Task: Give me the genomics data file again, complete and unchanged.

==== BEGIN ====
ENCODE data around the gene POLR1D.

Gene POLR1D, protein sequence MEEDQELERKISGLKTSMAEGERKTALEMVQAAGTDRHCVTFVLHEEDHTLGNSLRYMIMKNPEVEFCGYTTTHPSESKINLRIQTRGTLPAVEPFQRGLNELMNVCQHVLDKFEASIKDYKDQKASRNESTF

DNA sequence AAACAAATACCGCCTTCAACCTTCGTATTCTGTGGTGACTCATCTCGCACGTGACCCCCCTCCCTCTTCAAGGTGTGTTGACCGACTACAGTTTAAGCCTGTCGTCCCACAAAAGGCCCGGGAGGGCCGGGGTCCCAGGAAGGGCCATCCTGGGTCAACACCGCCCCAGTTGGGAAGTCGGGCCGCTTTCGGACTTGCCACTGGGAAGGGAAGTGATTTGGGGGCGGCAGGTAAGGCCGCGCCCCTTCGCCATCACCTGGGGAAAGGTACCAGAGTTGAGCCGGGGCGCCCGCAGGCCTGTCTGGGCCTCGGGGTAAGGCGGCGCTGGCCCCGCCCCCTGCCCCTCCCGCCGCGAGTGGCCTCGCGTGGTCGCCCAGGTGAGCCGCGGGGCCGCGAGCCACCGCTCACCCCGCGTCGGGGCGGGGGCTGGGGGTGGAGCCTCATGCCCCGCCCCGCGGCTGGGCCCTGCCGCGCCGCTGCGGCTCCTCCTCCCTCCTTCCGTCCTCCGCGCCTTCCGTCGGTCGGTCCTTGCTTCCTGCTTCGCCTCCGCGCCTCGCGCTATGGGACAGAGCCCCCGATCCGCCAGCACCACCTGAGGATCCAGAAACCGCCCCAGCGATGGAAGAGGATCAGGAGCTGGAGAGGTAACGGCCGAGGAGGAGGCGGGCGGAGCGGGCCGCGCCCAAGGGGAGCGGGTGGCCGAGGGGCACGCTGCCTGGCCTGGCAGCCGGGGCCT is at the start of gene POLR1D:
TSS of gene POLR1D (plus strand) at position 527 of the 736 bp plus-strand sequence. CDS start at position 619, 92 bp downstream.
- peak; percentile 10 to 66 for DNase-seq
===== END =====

ENCODE data around the gene POLR1D.

Gene POLR1D, protein sequence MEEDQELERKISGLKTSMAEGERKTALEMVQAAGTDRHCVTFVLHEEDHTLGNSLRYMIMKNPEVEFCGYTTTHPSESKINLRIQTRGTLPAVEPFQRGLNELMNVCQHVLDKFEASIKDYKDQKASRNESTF

DNA sequence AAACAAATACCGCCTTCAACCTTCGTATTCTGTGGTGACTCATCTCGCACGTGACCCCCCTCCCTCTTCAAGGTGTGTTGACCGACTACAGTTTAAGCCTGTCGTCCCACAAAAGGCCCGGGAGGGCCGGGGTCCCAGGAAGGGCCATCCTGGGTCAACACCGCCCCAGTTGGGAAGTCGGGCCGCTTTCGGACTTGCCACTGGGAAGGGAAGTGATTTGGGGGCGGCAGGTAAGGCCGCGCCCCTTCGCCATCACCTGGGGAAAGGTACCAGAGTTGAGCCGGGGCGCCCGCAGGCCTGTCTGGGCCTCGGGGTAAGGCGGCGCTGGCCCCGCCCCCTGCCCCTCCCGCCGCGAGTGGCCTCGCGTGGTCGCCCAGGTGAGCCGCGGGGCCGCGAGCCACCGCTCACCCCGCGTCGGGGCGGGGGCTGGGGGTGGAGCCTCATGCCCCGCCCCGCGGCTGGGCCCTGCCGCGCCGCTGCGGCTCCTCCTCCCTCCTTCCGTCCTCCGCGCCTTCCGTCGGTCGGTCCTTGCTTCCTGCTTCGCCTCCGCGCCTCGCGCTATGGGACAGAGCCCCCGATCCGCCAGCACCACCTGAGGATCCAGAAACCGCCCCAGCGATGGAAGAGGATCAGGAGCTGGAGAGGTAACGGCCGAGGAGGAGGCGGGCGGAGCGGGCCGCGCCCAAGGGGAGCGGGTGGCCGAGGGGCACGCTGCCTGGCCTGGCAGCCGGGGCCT is at the start of gene POLR1D:
TSS of gene POLR1D (plus strand) at position 527 of the 736 bp plus-strand sequence. CDS start at position 619, 92 bp downstream.
- peak; percentile 10 to 66 for DNase-seq